I just finished updating my Azure Stack ASDK to the latest 1901 version. Before the upgrade I was messing around with the Kubernetes cluster offering, and I wanted to get that added back to my ASDK now that I’ve performed the update. I rushed through the process, and of course got an error. And that error was not very helpful. Just in case you’re like me, and missed a step in the setup for K8s on Azure Stack, here are the various error messages and the solution.
The TL;DR? Add the Service Principal you created for K8s as a Contributor on the subscription the cluster will be running in.
Continue reading “Deploying a Kubernetes Cluster on Azure Stack fails”
If you were going to build a brand new application today, your approach would probably be fundamentally different than five or ten years ago. And I do mean fundamentally, as in the fundaments of the architecture would be different. In the last ten years we have moved rapidly from traditional three-tier applications to 12-factor apps using microservices, and now things are shifting again to serverless. That’s all well and good for any business looking to build a new application, but what about organizations that have traditional applications? I’ve also heard them called legacy or heritage applications. These applications are deeply ingrained in the business and are often what is actually generating the bulk of a company’s revenue. The company cannot survive without these applications, and modernizing them will be costly and fraught with risk. Due to the inherent risk, most companies opt to either keep these applications running on-premises or move them as-is to the public cloud, aka life and shift. That’s the reality we’re living with today, but tomorrow is knocking on the door and promising hybrid cloud to fix all this. What’s the reality and what’s the hype? And what is the most likely journey for most companies?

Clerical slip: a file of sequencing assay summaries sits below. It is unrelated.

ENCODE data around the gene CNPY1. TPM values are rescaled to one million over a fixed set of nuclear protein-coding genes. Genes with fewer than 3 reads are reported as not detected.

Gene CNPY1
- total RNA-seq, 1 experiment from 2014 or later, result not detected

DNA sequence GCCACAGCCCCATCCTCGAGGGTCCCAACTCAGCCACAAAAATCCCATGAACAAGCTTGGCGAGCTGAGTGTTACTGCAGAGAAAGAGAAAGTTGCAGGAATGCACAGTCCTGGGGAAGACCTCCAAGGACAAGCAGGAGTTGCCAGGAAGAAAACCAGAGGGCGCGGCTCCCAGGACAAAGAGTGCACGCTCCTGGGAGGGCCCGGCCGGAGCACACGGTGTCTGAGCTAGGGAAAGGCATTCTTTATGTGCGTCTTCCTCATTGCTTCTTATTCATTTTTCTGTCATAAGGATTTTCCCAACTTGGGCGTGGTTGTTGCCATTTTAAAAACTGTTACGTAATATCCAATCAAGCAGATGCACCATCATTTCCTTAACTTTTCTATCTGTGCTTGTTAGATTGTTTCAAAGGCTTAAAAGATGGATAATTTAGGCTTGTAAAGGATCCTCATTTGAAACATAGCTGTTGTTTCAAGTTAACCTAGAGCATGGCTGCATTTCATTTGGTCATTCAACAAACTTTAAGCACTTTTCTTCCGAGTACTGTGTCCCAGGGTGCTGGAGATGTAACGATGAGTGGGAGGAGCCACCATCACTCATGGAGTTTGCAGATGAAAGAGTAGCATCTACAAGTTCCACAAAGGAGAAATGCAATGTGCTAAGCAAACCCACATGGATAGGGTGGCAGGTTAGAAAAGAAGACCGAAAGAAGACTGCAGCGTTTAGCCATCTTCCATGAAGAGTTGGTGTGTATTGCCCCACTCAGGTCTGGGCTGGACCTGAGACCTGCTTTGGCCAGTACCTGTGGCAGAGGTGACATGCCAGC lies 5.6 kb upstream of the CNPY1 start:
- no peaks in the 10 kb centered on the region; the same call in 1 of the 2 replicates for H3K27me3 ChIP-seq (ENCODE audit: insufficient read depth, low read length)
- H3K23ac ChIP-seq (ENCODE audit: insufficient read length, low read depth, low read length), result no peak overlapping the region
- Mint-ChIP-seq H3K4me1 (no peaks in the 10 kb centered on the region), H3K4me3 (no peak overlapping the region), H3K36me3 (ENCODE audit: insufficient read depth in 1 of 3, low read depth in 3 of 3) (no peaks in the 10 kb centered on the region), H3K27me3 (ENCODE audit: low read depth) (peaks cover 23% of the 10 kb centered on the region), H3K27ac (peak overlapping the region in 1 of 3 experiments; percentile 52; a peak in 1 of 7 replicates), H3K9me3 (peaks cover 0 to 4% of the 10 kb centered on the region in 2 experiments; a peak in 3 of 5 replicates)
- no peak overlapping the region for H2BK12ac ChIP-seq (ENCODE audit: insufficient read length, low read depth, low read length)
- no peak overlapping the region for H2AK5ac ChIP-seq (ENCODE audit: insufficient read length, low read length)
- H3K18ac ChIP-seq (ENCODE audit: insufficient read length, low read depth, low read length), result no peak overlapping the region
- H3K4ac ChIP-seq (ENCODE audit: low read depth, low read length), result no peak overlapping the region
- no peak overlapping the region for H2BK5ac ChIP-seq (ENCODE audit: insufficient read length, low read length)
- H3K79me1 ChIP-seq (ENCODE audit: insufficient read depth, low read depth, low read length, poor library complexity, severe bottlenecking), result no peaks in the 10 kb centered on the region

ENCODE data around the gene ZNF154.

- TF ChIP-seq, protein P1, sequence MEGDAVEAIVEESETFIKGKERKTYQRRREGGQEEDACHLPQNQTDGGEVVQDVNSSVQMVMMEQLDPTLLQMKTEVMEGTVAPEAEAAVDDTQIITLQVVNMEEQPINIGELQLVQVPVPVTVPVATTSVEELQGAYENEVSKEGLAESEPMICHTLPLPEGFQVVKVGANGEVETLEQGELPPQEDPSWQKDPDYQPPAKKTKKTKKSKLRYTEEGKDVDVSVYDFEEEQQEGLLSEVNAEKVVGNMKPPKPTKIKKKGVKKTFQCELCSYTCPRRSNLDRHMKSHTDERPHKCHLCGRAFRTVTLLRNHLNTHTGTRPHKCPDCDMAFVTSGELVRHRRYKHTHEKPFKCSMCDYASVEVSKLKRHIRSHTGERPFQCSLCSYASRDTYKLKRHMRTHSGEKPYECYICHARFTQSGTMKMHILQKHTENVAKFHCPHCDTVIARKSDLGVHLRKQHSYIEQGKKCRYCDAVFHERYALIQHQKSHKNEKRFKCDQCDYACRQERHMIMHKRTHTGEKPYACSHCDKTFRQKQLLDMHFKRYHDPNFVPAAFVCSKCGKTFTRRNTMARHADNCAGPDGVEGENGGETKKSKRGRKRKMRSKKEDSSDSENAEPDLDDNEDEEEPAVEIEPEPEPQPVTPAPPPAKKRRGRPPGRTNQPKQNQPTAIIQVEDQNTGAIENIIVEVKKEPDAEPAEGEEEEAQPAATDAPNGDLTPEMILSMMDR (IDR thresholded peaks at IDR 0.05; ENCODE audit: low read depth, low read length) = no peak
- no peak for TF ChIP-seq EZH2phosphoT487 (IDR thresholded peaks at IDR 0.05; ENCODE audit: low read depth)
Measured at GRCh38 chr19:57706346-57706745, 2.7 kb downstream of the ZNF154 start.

Continue reading “Hybrid Cloud is On Target for 2019”
Well, it wasn’t even close. As mentioned in my previous post, I am moving to a less hands on role, and I want to keep close to the technology. The concept of running Windows container hosts in a Kubernetes cluster fascinates me and it appears that I wasn’t alone. With 82% of the votes on my Twitter poll, it was the clear winner. Now I guess I actually need to start diving in, and by diving in, I mean reading docs.
Continue reading “Windows Hosts with Kubernetes – The Beginning”